Strike actions and protests are constitutionally guaranteed, and the greatness of a free and democratic society is the right to protest for right. It is time to place the issues in perspective, and put them where they are supposed to be. All that the doctors had done to warrant these unprovoked actions from the Fashola Administration is their insistence that the government follow through on its commitments and obligations. The Fashola Administration has overstepped its bounds. On issue after issue, it has shown that it has no concern for the feelings and yearnings of its people; whether on demolition of thousands of homes without compensation, bullying and muzzling of striking teachers, refusal to implement teachers' salary scale and N18, 000 minimum wage, or its refusal to sit and negotiate in good faith with striking doctors. This government in Lagos has absolutely no regard for labour and human rights.
Instructively, the Fashola Administration in Lagos has grown richer by the day, and has made more money than all the years combined in the Tinubu Administration. Throughout the Tinubu Administration, Lagos State never generated more than N800million in Internal Revenue monthly, not to mention the fact that its Local government funds were withheld then by the Obasanjo Administration at the centre, yet that Administration, somehow, managed to keep the State together. But today, the Fashola Administration, aside federal allocations, generates between N18billion and N23billion monthly in Internal Revenue, although there are talks that 20-30% of that goes to its Think Tank on Taxation and Internal Revenue. Why then is the so-called action governor unwilling to deploy its huge resources on behalf of its people. It is on record that the State government owes almost 25% of the current national debt, despite the vast resources accruing to it.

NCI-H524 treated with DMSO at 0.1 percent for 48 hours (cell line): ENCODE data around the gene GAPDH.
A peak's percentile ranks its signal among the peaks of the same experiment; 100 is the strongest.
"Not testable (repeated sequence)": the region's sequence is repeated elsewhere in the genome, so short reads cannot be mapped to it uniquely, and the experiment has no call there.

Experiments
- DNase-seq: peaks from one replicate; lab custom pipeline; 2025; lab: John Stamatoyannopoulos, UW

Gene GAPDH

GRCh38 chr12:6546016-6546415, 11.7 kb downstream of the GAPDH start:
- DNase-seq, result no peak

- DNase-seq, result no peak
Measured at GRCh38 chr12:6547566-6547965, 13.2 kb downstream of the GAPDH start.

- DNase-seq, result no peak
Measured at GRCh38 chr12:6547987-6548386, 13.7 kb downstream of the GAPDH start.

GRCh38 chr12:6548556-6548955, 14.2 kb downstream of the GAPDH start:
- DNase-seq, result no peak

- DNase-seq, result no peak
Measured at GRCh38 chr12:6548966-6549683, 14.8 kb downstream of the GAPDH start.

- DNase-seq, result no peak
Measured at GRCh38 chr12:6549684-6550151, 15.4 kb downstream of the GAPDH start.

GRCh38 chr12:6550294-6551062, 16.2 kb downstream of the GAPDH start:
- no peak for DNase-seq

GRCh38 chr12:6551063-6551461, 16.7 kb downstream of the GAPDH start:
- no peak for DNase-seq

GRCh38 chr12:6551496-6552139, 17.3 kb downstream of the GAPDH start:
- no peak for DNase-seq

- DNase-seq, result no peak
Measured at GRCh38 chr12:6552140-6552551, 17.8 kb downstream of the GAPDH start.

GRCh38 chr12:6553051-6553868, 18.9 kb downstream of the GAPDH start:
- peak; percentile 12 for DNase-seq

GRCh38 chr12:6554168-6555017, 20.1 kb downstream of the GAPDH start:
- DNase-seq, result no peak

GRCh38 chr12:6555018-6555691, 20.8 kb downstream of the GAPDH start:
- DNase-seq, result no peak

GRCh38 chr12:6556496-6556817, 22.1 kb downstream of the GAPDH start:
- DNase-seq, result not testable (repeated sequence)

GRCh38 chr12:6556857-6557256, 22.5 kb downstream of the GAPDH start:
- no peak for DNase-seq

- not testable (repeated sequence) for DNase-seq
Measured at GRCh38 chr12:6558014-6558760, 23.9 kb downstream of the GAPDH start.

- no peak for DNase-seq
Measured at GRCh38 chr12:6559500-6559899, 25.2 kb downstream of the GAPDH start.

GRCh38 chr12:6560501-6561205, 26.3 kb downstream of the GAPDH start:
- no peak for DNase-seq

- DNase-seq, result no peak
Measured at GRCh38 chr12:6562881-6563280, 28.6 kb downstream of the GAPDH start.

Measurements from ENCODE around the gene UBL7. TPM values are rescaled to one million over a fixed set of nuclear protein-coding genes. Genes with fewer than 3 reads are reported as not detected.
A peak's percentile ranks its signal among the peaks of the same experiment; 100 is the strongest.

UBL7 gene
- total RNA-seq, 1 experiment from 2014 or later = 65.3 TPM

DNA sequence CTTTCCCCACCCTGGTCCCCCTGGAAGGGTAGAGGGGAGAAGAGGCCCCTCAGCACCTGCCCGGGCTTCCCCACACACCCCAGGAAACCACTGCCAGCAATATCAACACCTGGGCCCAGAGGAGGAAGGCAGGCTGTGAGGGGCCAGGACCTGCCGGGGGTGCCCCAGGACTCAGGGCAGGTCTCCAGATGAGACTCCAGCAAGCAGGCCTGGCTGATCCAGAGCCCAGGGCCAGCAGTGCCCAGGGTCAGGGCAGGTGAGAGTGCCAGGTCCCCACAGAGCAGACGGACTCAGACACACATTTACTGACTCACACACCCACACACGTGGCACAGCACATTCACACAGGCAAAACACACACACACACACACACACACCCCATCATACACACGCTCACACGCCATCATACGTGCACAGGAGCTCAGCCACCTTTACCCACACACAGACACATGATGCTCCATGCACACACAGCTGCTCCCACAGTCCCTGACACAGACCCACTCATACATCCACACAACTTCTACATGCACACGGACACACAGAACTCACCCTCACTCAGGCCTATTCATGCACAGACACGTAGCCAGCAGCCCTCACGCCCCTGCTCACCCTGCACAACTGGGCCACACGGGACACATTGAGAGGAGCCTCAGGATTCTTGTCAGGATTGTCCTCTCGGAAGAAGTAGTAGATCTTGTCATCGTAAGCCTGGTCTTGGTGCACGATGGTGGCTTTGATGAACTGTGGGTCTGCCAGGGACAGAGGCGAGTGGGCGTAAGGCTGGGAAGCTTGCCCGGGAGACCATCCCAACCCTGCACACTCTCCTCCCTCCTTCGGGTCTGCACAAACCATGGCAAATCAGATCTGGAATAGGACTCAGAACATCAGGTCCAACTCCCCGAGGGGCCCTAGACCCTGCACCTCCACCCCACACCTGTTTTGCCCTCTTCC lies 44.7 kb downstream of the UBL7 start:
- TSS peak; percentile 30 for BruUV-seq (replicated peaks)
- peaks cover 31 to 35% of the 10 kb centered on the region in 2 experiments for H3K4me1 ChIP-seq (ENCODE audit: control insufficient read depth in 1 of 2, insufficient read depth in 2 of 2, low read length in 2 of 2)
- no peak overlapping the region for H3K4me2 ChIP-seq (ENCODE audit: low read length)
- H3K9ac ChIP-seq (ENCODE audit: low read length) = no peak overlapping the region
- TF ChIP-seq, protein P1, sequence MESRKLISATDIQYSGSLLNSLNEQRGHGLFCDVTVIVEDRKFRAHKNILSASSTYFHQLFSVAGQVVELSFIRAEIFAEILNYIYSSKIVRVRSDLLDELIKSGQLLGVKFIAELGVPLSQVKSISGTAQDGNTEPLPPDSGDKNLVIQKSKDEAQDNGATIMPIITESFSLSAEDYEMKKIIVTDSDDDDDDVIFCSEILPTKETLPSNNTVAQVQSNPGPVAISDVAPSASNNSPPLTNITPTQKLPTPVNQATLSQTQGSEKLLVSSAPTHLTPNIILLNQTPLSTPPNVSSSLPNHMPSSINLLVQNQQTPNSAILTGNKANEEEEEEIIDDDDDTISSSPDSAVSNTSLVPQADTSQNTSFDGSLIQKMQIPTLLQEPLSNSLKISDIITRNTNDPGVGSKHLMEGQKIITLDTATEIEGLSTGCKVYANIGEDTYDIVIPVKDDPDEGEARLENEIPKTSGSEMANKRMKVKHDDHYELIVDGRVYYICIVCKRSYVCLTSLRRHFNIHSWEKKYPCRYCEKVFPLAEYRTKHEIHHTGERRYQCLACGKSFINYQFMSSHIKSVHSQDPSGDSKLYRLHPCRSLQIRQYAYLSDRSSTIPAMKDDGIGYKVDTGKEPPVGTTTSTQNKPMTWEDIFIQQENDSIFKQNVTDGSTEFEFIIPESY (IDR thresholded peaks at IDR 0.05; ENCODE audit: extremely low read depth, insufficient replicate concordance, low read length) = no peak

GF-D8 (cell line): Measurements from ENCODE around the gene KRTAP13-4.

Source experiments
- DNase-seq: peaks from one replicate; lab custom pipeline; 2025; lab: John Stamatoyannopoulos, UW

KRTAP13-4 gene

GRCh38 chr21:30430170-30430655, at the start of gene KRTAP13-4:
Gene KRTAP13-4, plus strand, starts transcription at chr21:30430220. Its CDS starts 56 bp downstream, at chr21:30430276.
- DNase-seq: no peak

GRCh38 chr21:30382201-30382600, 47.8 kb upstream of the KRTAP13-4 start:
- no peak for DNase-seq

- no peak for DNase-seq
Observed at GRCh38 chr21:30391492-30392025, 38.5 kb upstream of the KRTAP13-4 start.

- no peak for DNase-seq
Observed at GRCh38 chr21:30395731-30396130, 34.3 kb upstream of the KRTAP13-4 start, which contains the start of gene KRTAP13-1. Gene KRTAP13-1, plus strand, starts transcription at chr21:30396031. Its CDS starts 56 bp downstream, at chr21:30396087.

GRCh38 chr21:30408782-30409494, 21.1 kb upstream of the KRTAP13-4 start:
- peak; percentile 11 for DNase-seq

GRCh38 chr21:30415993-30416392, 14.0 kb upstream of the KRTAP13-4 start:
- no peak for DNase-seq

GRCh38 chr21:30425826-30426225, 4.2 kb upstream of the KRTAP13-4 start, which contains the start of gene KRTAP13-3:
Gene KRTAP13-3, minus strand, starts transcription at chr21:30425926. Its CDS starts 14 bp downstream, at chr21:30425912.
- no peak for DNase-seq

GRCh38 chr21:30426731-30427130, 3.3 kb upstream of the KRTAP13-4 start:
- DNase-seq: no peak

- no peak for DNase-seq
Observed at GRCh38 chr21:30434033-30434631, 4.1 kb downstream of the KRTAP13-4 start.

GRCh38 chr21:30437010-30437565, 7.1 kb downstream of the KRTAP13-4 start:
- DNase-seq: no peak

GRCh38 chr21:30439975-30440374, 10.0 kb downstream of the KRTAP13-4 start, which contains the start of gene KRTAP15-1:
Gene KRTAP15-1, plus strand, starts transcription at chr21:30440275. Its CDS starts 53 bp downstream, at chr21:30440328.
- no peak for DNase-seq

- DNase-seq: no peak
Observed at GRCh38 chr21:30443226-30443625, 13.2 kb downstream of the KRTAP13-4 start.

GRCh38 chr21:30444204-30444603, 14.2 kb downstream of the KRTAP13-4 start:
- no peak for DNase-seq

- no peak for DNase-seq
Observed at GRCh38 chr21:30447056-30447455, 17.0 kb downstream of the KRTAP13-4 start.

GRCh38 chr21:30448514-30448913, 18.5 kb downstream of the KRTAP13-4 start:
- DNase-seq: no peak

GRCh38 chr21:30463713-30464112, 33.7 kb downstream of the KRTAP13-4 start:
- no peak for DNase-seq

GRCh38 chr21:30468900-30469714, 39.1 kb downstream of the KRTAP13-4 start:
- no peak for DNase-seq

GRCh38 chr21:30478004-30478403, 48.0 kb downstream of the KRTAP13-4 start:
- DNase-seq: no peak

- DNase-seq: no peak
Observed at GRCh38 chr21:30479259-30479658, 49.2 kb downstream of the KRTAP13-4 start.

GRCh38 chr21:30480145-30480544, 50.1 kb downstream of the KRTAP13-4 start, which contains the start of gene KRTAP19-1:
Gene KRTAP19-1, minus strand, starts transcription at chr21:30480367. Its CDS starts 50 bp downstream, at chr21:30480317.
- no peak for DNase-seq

We therefore demand that the Fashola Administration rescinds its action, apologise to the medical doctors in particular and the people in general, and reinstate the doctors with immediate effect because sacking them, and recruiting new ones in such haste, smacks of brigandage, and it's tantamount to casualisation of the health sector. It certainly does no one any good, and those doctors hired under such circumstances, will be less than half-baked, and will not be treated any better.
Editor in Chief and Chief Executive